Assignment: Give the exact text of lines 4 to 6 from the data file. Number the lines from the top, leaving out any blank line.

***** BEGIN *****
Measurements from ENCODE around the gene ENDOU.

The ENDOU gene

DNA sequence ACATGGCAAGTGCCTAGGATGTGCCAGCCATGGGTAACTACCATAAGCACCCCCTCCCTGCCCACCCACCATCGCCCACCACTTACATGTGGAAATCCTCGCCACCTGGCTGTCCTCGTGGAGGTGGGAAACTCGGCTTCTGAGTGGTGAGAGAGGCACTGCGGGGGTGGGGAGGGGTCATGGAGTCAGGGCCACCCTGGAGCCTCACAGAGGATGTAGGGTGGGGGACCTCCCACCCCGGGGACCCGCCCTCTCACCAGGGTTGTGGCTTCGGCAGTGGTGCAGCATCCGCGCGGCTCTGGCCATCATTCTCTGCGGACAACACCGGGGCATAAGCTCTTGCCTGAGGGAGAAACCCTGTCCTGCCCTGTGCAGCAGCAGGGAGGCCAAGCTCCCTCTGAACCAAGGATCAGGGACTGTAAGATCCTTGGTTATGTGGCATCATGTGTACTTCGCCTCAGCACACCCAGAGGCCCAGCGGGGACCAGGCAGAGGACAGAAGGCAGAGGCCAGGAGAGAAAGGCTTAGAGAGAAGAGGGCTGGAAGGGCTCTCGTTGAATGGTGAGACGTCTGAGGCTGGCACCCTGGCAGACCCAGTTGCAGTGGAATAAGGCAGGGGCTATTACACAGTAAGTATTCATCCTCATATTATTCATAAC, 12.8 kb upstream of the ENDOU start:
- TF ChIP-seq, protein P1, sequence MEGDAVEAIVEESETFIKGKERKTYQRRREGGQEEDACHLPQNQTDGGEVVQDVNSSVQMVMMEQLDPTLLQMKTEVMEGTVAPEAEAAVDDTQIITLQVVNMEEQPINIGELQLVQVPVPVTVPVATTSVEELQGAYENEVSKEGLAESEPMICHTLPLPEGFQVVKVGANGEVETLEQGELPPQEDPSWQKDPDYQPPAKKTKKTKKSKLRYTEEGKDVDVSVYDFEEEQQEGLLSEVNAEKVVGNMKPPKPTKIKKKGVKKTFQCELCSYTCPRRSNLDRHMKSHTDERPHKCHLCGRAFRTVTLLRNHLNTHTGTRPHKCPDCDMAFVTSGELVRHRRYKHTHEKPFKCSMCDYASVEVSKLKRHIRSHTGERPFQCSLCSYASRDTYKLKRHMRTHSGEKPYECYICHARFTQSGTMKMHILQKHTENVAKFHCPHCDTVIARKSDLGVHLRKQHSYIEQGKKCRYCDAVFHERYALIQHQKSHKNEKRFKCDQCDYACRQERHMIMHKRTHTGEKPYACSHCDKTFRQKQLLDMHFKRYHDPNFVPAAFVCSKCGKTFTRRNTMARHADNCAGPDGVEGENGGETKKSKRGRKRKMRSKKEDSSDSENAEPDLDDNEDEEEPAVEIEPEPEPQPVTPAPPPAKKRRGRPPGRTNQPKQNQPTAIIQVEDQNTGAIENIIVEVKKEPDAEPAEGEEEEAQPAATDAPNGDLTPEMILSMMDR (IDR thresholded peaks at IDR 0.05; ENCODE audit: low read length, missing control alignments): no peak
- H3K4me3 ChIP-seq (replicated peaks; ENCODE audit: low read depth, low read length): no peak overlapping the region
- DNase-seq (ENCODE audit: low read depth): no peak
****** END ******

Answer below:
- TF ChIP-seq, protein P1, sequence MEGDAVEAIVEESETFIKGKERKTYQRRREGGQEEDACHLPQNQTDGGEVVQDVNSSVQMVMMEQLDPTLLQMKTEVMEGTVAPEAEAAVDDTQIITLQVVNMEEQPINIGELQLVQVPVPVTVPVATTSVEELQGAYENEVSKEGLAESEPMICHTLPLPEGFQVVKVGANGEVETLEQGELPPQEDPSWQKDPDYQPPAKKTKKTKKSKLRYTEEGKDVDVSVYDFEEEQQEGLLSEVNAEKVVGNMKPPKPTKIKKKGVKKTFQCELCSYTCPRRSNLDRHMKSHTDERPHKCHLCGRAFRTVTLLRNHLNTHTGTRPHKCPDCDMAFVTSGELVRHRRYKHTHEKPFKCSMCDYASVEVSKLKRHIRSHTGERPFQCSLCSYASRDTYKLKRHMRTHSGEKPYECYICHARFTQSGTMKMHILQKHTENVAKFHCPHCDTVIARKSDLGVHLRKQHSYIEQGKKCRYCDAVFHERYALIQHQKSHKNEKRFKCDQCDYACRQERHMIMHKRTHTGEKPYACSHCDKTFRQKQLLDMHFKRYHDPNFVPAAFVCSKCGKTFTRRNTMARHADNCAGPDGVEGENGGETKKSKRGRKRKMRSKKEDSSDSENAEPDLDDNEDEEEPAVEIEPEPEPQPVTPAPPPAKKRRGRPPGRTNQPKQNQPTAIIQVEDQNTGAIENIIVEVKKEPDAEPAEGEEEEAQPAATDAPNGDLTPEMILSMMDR (IDR thresholded peaks at IDR 0.05; ENCODE audit: low read length, missing control alignments): no peak
- H3K4me3 ChIP-seq (replicated peaks; ENCODE audit: low read depth, low read length): no peak overlapping the region
- DNase-seq (ENCODE audit: low read depth): no peak